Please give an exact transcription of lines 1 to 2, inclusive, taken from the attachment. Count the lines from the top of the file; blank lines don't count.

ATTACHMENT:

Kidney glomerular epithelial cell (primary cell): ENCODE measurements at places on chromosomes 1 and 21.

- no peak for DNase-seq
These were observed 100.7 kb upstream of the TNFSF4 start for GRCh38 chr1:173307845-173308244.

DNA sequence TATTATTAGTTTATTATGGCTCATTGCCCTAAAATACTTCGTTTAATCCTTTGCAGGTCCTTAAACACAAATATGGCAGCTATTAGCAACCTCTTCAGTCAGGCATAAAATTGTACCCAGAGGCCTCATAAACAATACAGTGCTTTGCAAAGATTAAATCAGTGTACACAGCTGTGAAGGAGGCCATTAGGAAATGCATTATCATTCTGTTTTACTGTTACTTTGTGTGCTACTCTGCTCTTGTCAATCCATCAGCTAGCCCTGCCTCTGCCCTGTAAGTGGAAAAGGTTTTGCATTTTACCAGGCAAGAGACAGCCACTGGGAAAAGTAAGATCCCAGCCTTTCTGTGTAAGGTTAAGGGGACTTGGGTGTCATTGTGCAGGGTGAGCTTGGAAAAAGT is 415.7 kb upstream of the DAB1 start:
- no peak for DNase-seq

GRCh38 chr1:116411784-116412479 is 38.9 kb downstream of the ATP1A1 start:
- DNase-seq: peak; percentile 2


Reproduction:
Kidney glomerular epithelial cell (primary cell): ENCODE measurements at places on chromosomes 1 and 21.

- no peak for DNase-seq